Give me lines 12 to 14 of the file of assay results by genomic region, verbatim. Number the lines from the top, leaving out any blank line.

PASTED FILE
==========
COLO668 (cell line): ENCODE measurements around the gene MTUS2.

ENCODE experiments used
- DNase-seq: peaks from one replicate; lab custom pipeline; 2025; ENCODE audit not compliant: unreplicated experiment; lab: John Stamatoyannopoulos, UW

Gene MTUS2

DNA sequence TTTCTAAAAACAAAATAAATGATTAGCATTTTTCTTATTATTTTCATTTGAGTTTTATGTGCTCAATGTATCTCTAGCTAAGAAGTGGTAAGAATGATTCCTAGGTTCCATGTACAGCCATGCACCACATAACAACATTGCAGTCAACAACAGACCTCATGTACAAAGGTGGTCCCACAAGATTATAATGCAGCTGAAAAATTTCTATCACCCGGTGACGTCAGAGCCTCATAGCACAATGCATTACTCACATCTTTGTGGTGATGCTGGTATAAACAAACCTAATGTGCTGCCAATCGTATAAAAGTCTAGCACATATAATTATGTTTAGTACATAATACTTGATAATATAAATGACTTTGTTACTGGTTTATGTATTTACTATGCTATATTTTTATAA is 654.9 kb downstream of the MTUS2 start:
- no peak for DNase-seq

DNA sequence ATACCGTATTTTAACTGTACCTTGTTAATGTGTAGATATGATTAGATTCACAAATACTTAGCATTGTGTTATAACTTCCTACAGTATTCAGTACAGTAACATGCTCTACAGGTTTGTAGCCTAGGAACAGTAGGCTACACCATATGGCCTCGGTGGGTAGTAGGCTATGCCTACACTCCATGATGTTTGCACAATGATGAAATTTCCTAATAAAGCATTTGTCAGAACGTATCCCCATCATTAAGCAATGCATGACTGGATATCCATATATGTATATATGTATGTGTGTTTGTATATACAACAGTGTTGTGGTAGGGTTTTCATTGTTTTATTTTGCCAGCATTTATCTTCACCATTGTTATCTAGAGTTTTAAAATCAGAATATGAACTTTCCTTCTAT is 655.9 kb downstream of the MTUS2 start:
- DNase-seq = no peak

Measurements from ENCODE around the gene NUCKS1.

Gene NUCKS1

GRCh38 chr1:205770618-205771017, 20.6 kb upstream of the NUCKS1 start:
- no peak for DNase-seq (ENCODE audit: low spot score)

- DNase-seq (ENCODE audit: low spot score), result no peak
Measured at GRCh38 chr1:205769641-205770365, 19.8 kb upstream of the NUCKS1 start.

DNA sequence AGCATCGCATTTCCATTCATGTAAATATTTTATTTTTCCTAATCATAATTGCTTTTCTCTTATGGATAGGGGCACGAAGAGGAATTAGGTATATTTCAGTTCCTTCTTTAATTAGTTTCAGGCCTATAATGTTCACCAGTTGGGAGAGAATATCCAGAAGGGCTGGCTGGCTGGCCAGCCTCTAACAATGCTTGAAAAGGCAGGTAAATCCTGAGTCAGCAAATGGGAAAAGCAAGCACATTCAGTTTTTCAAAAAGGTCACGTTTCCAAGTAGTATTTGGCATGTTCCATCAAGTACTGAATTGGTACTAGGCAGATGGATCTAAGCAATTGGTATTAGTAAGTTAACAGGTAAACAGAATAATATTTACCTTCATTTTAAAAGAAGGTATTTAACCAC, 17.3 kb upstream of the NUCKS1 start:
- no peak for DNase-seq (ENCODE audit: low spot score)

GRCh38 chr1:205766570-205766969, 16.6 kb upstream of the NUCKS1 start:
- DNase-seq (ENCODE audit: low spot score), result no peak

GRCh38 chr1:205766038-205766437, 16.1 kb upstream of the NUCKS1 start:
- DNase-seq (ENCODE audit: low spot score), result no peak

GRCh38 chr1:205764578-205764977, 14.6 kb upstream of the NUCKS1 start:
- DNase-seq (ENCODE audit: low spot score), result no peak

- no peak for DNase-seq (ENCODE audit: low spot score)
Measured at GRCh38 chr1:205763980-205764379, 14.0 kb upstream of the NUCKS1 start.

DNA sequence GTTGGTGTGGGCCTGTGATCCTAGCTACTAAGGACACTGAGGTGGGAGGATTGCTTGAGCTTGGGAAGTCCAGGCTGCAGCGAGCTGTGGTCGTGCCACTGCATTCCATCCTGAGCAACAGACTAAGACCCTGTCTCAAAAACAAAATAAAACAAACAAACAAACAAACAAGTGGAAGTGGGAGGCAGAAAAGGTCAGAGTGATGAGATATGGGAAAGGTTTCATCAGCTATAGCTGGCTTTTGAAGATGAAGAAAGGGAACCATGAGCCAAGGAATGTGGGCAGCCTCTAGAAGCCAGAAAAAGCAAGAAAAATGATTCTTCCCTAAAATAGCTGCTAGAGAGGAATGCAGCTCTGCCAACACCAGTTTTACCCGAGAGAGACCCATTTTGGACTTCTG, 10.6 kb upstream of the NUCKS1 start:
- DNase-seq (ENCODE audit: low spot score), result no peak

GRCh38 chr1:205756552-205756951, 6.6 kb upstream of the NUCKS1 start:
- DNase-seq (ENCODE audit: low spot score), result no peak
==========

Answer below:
- no peak for DNase-seq (ENCODE audit: low spot score)

- DNase-seq (ENCODE audit: low spot score), result no peak
Measured at GRCh38 chr1:205769641-205770365, 19.8 kb upstream of the NUCKS1 start.